Malaysia's first 64-bit Linux computing lab

Linux server developer Donovan Systems said it has set up the first 64-bit Linux computing laboratory in Malaysia in partnership with Sunway College.
Written by ZDNet Staff, Contributor
Linux server developer Donovan Systems said it has set up the first 64-bit Linux computing laboratory in Malaysia in partnership with Sunway College.

PETALING JAYA (iStar) - The Penguin64 Lab, which puts Sunway College firmly at the forefront of computing education in Malaysia, will be used to teach 64-bit Linux computing courses and encourage students to develop 64-bit Linux applications.

Equipped with 20 Donovan Endeavor 64-bit Linux servers, the laboratory will initially cater for 80 students, with more than 200 expected to be using the facility in the near future.

"The combination of Linux and 64-bit processing power is the way of the future," said Sunway College principal Elizabeth Lee.

"We are delighted to be able to offer our students the chance to use the latest technology in a hands-on situation. It means they will be equipped with the right skill sets for tomorrow's business needs," she said.

The new laboratory ties in with Donovan's aim to make 64-bit Linux computing a new computing standard in Asia, the company said in a statement.

This latest initiative is part of a strategy to establish resource labs in all tertiary institutions in Asia to teach 64-bit computing courses and Linux applications development.

As well as providing the expertise for the new Penguin64 Lab, Donovan is helping Sunway College to develop its computing curriculum and is offering scholarships to help promote the development of 64-bit Linux applications.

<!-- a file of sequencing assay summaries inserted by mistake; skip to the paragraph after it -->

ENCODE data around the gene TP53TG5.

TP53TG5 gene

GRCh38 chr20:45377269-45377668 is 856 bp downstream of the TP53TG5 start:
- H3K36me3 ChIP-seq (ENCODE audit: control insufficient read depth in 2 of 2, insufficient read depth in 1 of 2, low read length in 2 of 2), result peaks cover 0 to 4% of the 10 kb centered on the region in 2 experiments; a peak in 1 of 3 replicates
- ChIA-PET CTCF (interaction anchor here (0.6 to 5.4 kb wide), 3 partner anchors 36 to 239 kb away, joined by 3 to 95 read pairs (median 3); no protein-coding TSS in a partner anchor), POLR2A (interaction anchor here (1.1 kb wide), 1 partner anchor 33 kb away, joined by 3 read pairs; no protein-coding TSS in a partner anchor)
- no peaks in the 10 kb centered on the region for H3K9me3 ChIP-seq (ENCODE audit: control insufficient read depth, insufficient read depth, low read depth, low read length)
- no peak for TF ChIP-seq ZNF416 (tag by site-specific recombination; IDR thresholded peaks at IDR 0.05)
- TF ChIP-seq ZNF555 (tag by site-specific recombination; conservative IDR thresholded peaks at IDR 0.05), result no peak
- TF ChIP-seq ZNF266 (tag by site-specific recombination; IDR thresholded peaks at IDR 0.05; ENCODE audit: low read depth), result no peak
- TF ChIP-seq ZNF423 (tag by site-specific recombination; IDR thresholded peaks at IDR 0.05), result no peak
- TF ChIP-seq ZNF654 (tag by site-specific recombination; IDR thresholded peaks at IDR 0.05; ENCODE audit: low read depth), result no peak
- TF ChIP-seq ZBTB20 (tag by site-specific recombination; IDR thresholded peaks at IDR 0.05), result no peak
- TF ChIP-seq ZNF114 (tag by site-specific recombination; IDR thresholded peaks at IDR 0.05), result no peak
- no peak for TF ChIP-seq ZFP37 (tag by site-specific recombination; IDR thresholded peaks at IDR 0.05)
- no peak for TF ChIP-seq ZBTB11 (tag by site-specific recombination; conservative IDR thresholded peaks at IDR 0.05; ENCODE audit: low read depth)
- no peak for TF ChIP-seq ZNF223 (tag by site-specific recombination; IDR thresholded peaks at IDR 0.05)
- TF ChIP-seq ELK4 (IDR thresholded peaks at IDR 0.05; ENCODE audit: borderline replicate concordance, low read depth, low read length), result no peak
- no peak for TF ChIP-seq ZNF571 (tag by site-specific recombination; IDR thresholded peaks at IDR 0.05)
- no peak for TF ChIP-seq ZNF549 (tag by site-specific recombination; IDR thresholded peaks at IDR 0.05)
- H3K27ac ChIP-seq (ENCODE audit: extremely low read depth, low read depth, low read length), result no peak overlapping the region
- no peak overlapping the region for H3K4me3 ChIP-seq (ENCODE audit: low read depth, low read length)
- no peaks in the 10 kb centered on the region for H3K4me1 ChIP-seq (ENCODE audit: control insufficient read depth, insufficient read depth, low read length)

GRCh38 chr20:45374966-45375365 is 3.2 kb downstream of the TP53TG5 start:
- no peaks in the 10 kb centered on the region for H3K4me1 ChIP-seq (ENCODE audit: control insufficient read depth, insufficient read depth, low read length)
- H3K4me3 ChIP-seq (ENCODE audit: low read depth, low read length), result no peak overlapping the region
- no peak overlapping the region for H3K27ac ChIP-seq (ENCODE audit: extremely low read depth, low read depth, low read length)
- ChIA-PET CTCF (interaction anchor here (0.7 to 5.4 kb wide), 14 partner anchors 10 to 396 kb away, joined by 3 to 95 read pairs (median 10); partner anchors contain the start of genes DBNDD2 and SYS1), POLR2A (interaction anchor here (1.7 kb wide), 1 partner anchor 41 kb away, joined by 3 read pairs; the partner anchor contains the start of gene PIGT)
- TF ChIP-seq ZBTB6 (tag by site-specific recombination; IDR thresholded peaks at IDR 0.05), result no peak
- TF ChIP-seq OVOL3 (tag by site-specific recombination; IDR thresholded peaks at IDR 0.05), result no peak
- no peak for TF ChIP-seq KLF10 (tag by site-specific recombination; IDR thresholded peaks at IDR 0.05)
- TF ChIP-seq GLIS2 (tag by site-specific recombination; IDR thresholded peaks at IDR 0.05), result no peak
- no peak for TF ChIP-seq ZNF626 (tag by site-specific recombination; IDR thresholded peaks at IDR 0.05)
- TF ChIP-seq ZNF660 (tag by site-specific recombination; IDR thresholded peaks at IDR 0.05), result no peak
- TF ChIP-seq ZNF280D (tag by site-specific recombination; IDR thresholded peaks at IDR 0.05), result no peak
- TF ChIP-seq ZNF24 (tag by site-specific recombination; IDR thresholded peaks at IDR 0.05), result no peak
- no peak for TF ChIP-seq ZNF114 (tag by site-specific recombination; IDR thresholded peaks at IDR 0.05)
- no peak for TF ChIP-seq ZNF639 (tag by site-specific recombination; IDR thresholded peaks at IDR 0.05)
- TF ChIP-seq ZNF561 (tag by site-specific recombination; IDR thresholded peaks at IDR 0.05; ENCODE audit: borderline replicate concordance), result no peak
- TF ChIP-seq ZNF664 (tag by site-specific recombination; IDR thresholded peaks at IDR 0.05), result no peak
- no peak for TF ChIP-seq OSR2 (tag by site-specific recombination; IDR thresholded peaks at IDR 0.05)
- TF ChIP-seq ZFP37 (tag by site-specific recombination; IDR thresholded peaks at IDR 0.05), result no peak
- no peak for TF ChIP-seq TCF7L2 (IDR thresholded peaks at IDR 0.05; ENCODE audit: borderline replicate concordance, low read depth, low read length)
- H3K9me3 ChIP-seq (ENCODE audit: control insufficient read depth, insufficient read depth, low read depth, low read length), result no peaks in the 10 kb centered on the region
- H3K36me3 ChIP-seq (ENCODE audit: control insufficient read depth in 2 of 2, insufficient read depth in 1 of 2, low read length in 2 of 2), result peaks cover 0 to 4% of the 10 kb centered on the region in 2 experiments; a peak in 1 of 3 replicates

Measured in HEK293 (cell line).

"The momentum for both 64-bit computing and Linux is growing rapidly worldwide, and this is an ideal opportunity for Malaysian students to gain direct experience," said Donovan chief executive officer Gary Foong.

"Through the Penguin64 Lab, students will be exposed to the most advanced technologies for the Internet age. The open-source nature of the labs also means students will be able to interact easily with other institutions to develop new software," he added.

Donovan's Endeavor server costs less than US$2,000 (RM7,600) and is built using a Sun Microsystems' Ultra AXe motherboard with an integrated 300MHz UltraSPARC-IIi CPU.

It is ideal as an Internet or intranet server to host high-traffic Web sites, thousands of mail boxes or a busy database, Donovan claimed.

Donovan Systems is the first Linux server manufacturer in Asia and a committed contributor to open source computing development. It designs and manufactures 64-bit Linux servers, which run on Linux and are powered by the Sun UltraSPARC 64-bit chip.

A pioneer in 64-bit Linux development in Asia, Donovan has established penguin64.org, a Web portal site to encourage software developers, hobbyists and students to port or develop applications for 64-bit Linux systems.

Donovan has also developed the world's first 64-bit Chinese Linux operating system called Chinese Penguin64.

In addition, the company provides comprehensive Linux support services including hardware and software support, integration, consulting and maintenance services.

Founded in 1991, Donovan has its corporate headquarters in Singapore, with research and development, and manufacturing facilities. The company has offices in Malaysia, Hong Kong, China and in Silicon Valley.

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